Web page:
This year, the number of filings made to the FBI’s National Instant Criminal Background Check System – that of 203,086 requests on Black Friday – topped last year’s tally for a single-day high of 185,713.
Those records were also set on Black Friday, according to USA Today. 2016’s commercialist orgy saw 185,713 requests, while the previous year the figure stood at 185,345.
The increase may be due, in part, to Attorney General Jeff Sessions ordering a review of the system after an Air Force veteran massacred 25 churchgoers in Sutherland Springs, Texas with a rifle he should not have been permitted to purchase if the Air Force reported his criminal convictions.
The Pentagon’s inspector general launched a separate review of the Texas gunman, Devin P. Kelley, after the Air Force revealed it had failed to submit his domestic abuse case to the database.
In a statement, Sessions said he was directing the FBI and the Bureau of Alcohol, Tobacco, Firearms and Explosives ‘to do a comprehensive review of the NICS and report back to me the steps we can take to ensure that those who are prohibited from purchasing firearms are prevented from doing so’.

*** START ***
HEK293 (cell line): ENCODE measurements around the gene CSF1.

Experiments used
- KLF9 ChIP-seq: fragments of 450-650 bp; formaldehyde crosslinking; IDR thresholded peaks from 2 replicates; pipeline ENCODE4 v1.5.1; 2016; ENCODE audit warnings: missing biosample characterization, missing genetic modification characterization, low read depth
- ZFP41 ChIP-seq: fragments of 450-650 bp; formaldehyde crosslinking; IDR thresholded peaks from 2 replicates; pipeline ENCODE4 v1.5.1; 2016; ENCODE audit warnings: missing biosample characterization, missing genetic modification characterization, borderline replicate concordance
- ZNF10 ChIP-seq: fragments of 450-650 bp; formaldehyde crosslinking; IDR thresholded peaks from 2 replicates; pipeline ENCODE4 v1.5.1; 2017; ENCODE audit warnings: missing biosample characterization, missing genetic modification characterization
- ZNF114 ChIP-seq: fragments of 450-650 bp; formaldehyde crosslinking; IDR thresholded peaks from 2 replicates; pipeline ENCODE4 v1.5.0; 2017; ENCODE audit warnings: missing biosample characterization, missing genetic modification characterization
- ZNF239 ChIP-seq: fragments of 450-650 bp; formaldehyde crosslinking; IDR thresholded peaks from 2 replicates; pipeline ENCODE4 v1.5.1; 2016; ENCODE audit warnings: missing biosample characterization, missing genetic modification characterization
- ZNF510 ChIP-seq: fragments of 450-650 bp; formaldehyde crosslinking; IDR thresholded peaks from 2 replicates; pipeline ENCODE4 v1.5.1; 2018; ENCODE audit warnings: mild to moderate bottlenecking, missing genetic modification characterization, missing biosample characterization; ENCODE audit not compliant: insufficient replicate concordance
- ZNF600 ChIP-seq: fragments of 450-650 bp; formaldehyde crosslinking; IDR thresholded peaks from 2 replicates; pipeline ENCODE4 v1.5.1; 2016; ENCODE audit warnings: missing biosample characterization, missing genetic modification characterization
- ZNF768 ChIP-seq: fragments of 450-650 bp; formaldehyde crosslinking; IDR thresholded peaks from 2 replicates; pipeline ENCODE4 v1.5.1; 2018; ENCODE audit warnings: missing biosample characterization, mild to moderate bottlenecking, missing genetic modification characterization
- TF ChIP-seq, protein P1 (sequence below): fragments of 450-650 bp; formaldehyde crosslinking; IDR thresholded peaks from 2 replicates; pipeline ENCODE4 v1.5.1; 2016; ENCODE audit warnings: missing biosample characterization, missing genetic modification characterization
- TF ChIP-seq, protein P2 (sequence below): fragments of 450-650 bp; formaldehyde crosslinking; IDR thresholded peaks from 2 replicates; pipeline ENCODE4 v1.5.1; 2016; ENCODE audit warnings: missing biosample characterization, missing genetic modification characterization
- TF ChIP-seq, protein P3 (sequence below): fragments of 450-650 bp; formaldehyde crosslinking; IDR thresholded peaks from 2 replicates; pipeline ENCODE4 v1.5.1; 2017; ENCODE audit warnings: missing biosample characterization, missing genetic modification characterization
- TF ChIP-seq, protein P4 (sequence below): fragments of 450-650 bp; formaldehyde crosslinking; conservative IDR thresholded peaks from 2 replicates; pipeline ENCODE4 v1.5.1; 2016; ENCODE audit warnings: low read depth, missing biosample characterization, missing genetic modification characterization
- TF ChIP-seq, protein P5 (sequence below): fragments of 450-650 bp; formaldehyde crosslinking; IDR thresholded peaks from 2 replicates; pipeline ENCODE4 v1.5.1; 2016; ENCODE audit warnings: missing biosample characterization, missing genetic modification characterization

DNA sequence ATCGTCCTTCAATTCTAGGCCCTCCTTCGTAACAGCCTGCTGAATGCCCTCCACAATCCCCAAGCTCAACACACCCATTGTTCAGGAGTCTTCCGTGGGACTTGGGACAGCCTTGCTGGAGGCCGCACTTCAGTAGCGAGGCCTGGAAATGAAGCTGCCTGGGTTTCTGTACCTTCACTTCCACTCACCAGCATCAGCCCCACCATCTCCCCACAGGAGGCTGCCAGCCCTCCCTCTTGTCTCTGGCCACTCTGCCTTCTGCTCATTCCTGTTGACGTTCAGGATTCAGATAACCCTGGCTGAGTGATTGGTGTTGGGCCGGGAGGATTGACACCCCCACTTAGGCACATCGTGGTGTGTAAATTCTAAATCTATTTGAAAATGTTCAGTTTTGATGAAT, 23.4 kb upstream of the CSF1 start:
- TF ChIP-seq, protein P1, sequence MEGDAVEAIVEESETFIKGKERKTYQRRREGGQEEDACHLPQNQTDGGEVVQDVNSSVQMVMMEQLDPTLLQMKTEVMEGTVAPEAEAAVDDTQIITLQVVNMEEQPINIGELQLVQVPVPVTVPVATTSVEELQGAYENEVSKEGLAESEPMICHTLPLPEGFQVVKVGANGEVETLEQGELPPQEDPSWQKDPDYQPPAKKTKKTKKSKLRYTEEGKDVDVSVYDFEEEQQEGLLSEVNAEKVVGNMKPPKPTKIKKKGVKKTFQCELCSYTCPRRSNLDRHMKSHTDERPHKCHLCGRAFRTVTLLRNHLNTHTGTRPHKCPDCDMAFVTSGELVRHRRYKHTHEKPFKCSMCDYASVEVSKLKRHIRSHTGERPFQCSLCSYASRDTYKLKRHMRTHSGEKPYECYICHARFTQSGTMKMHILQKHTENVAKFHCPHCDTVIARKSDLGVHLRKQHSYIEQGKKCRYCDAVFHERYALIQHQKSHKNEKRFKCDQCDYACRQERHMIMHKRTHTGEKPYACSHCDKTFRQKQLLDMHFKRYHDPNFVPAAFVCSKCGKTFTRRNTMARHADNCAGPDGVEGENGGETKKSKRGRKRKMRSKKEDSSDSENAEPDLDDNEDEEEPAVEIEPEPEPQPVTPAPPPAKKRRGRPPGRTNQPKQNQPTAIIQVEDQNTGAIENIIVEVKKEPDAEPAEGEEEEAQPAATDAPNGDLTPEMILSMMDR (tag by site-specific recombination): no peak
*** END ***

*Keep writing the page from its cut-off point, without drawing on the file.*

Kelley was facing a court martial by the US Air Force at the time, on charges of assaulting his wife and stepson.
A customer sights a shotgun at a gun shop on November 5, 2016, in Merrimack, New Hampshire. But the Pentagon has long known about failures to give military criminal history information to the Federal Bureau of Investigation.
The problem has also caught the attention Republican and Democratic lawmakers, who joined forces on legislation that aims to strengthen the database by ensuring federal agencies and states accurately report relevant criminal information to the FBI.